Ezekiel “Zeke” Williams was a trapper, trader, and frontiersman in the American West.
Ezekiel was born in Kentucky in about 1775, where he went to school. More familiarly called Zeke, he grew up to marry and fathered a son. By 1807, he was in St. Louis, Missouri, and worked his way up the Missouri River, trapping along the way. He joined Manuel Lisa and helped construct Fort Raymond at the Big Horn and Yellowstone Rivers confluence. Zeke returned to St. Louis with Manuel Lisa in 1808 and, the following year, accompanied St. Louis-based Missouri Fur Company back up the river, working out of Fort Mandan in present-day North Dakota.
In 1810, he was trapping along the upper Arkansas River and later joined the Arapaho Indians, with whom he was thought to have spent the years of 1812-13 with them in New Mexico. By December 1814, he was back in St. Louis, Missouri. While trapping along the Arkansas River, he was working with Jean Baptiste Champlain, who had been killed along the way. Some accused him of Champlain’s death and stealing his furs, but this was most likely unjust.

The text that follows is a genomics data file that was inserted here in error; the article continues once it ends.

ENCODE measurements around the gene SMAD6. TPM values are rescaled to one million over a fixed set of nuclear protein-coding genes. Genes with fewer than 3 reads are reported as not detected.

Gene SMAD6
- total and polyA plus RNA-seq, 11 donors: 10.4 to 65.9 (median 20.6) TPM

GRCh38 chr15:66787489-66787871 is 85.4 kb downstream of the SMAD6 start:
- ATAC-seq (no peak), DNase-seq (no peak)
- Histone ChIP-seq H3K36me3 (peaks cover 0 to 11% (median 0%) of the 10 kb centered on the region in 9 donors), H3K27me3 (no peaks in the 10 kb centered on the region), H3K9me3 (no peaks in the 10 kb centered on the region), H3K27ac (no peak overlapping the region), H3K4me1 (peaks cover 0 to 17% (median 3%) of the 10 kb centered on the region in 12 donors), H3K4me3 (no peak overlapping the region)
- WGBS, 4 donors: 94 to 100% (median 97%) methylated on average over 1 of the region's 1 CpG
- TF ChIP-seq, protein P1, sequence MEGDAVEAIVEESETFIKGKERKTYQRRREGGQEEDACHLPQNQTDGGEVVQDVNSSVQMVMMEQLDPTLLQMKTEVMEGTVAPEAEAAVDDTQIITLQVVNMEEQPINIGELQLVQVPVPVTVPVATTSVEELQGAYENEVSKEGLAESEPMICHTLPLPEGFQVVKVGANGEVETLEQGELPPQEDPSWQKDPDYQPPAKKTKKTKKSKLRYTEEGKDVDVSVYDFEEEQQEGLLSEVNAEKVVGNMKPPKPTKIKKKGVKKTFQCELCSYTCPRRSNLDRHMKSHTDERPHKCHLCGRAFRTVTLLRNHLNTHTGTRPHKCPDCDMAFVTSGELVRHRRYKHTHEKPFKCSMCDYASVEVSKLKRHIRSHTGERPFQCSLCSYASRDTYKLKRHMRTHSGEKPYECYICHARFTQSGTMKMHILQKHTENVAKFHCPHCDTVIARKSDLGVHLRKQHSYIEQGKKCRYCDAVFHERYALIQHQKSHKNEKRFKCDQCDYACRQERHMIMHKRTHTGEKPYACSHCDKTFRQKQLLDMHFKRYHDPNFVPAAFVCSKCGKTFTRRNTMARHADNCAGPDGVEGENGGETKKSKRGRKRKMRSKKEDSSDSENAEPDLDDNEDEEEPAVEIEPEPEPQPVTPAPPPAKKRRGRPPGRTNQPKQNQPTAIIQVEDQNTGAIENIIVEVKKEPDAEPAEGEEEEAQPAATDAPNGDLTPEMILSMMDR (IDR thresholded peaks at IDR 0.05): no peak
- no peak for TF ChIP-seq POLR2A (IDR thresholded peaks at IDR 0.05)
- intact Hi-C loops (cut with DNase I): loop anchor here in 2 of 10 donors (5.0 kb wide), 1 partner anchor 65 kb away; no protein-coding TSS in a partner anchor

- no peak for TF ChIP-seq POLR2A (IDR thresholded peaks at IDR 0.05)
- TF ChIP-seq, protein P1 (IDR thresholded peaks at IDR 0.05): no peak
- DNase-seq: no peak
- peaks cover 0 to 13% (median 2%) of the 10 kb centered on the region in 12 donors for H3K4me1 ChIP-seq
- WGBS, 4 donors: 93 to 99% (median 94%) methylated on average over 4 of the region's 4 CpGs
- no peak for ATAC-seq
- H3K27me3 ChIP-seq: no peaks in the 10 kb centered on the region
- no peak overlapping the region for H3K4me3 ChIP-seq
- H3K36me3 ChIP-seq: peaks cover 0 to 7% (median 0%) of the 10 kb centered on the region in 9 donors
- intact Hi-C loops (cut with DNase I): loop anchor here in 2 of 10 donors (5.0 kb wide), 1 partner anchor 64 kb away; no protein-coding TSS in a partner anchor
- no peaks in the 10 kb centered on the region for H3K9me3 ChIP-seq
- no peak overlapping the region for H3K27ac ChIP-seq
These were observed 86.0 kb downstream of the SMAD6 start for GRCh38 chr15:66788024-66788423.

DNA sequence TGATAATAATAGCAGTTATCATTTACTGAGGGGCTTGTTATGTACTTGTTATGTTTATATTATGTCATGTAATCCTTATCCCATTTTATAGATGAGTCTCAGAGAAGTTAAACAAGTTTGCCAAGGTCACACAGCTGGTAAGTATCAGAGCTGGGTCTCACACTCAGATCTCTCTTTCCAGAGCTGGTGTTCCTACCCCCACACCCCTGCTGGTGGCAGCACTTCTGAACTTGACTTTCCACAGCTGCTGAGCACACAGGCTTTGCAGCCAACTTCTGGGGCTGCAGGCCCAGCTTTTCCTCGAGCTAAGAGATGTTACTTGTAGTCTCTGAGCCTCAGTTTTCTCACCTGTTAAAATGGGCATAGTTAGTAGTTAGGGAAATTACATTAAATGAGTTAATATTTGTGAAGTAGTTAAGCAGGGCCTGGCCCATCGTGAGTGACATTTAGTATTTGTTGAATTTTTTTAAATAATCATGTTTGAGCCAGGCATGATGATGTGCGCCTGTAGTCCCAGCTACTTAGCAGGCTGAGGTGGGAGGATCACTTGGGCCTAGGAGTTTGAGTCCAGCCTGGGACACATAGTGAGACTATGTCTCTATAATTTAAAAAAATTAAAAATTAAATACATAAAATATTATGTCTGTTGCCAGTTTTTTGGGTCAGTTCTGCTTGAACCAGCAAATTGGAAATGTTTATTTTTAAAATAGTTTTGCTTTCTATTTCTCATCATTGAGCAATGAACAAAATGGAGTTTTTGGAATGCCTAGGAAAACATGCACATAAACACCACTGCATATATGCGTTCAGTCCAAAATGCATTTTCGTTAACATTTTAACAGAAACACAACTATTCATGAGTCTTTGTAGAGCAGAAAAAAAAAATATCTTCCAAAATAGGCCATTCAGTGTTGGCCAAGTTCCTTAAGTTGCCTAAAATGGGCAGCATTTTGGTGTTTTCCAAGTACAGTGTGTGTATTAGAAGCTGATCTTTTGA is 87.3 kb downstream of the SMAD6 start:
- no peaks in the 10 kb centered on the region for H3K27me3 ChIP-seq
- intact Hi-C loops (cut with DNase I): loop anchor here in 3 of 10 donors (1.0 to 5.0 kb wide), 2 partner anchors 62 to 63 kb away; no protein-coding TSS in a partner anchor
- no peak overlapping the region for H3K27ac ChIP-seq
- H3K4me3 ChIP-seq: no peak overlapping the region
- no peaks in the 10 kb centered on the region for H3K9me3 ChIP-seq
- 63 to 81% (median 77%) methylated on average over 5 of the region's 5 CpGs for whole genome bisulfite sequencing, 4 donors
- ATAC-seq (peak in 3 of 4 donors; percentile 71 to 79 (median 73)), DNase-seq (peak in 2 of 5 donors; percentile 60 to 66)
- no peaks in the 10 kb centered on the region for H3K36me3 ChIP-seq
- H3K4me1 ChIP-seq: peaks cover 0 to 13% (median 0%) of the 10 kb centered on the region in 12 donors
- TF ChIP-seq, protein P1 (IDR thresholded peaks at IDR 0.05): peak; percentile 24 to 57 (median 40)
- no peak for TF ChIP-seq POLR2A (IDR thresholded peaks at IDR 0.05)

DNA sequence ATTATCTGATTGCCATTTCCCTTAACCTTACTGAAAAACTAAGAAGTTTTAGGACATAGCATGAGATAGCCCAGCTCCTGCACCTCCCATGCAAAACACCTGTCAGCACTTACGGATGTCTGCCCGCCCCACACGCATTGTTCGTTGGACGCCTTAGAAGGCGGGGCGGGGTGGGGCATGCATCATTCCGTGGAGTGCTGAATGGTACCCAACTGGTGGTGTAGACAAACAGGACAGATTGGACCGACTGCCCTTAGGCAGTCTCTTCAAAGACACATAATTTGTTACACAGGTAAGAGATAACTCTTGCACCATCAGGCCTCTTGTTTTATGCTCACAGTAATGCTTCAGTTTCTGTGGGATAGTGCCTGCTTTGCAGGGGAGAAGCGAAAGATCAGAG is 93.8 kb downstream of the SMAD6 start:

He married again, farming near Franklin, Missouri, in 1814, and later moved to Boonville, Missouri, in 1823. In 1827, he led a party to Santa Fe, New Mexico, and returned safely. He then moved to Benton County, Missouri, where he died on December 24, 1844.
© Kathy Alexander/Legends of America, updated November 2022.
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